Current law


Effective Date

1. Increase the upper limit rate

37 percent

39.6 percent

Tax years after December 31, 2021

2. Increase the tax rate on long-term capital gains and qualified dividends

20 percent highest rate

Long-term capital gains and qualified dividends from taxpayers with Adjusted Gross Income (AGI) greater than $ 1 million and subject to normal income tax rates

Valid for recognized winnings after the date announced (i.e. April 28, 2021)

3. Treat the transfer of valued property by gift or death as a liquidation event

Transfers of esteemed property by gift or death over $ 1 million will be treated as an Appreciation Event

Transfers of valued ownership and distributions in kind from a non-transferring trust / partnership / other entity are appreciation events

Trust / partnership / other company that owns real estate recognizes gains from unrealized appreciation if this property has not been the subject of a recognition event within the previous 90 years (first recognition event is December 31, 2030)

Transfers defined in accordance with gift and inheritance tax regulations and valued using gift and inheritance tax methodologies

Exclusions: Includes transfers to U.S. spouses or charities, $ 1 million per person is transferable to other spouses and indexed for inflation and other exclusions

Family business: special regulations for implementation events and 15-year payment plan

Gains on gift and property in the event of death from the death of a deceased person after December 31, 2021, and on certain property owned by trusts, partnerships and other non-corporate entities on January 1, 2022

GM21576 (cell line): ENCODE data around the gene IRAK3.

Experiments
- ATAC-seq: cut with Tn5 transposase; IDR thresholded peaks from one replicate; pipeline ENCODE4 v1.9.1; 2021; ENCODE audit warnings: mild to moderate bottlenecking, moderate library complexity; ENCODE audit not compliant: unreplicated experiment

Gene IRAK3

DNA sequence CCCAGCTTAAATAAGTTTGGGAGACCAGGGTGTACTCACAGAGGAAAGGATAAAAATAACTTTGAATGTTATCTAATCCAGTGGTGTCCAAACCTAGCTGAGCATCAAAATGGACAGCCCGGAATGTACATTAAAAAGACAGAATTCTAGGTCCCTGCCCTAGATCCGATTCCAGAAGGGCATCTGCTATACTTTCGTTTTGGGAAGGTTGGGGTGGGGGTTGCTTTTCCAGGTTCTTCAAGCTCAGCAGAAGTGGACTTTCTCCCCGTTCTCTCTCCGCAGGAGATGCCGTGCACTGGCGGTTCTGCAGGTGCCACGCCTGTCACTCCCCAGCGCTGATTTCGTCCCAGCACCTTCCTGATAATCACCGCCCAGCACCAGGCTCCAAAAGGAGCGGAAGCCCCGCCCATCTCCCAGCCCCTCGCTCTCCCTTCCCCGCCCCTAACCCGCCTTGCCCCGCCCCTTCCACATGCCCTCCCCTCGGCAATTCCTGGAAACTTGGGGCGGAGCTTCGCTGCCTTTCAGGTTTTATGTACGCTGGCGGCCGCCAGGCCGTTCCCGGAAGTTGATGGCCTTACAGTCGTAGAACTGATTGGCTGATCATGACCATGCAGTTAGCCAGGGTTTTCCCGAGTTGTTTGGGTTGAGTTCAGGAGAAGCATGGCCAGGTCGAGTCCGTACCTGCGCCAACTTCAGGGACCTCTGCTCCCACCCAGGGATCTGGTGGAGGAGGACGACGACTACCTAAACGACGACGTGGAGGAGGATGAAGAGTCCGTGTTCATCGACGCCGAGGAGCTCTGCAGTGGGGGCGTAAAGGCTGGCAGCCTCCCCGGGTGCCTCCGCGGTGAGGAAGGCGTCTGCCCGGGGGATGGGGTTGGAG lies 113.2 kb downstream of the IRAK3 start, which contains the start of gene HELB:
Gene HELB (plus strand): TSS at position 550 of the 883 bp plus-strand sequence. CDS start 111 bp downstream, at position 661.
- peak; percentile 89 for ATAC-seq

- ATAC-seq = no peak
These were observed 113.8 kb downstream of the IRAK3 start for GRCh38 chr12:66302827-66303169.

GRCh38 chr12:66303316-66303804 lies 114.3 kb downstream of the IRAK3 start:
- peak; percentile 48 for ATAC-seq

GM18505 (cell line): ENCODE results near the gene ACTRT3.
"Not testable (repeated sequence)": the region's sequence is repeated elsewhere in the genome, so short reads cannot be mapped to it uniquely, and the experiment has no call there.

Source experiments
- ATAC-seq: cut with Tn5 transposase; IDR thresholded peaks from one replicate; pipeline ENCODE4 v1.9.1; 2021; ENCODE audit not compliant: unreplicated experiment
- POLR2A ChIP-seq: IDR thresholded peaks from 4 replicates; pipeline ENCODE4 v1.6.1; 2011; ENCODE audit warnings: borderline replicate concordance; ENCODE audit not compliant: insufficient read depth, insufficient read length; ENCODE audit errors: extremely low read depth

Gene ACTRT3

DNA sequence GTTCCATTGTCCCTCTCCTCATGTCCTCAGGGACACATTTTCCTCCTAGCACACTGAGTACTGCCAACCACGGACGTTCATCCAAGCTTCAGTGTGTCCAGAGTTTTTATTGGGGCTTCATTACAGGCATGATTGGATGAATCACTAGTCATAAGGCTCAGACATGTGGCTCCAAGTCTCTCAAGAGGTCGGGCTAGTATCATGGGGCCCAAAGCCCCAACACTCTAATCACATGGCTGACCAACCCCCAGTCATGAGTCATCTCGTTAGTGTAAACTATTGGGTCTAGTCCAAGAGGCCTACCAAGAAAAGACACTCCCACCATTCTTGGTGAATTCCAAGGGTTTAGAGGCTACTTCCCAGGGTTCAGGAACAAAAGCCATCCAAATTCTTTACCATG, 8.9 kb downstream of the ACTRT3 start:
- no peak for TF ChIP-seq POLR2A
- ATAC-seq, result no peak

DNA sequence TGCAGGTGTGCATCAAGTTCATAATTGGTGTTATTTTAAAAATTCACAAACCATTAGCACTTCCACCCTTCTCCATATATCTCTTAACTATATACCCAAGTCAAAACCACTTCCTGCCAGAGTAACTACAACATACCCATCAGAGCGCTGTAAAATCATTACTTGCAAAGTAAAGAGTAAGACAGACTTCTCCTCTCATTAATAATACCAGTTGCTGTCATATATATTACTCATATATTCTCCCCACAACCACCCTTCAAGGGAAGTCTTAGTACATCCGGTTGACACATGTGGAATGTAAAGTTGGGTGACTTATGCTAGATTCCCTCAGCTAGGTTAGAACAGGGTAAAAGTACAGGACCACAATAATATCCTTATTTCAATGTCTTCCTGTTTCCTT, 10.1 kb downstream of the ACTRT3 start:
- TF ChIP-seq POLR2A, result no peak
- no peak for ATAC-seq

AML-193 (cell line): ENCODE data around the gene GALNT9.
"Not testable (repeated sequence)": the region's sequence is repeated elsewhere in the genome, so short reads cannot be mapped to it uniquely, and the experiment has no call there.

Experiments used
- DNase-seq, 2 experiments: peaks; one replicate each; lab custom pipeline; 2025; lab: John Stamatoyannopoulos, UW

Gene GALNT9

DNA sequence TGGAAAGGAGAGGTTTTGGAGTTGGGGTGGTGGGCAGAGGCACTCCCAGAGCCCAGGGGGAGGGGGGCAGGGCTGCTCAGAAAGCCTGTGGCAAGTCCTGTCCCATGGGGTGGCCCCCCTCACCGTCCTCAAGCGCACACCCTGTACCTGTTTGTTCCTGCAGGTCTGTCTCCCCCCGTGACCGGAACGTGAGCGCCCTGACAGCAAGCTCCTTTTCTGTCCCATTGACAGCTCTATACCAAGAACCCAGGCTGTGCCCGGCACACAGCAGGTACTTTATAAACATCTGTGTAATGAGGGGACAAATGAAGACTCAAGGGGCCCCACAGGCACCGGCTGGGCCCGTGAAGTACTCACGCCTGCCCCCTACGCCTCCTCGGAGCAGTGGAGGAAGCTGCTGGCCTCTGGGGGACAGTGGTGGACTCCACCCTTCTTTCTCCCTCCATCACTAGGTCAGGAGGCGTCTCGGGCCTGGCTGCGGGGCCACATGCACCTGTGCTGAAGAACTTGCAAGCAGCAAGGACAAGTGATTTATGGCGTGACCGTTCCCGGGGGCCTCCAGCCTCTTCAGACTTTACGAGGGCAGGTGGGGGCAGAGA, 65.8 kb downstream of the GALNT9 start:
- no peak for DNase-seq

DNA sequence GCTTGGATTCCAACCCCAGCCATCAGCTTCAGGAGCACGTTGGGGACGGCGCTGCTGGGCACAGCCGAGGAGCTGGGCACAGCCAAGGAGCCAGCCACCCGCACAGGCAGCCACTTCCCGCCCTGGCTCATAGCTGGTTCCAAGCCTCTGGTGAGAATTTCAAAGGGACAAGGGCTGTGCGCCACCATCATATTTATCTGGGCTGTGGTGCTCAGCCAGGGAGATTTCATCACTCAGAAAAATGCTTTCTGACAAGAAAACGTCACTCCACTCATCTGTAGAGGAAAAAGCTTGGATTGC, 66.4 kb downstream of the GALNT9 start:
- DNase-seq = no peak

4. Streamline Net Investment Income Taxes (NIIT) and Self Employment Contribution Act (SECA)

Bridge a gap that allows certain pass-through income, especially limited partners and suburban owners, Medicare payroll tax and NIIT. to avoid

Ensure all trade and business income from taxpayers with AGI over $ 400,000 is subject to either NIIT or SECA tax

Tax years after December 31, 2021

5. Supported interests

Taxed at capital gains rates rather than ordinary income

1061 waived for taxpayers with taxable income greater than $ 400,000

Tax years after December 31, 2021

6. Exchange under the same conditions

Delimitation of the profit when exchanging real estate “of the same type” that is used in a trade or business or is held for investment purposes

Exchanges in tax years starting after December 31, 2021

7. Make permanent § 461 (l) (Excessive Business Loss)

Excess business losses from transit companies that are not deductible for tax years beginning on December 31, 2020 and before January 1, 2027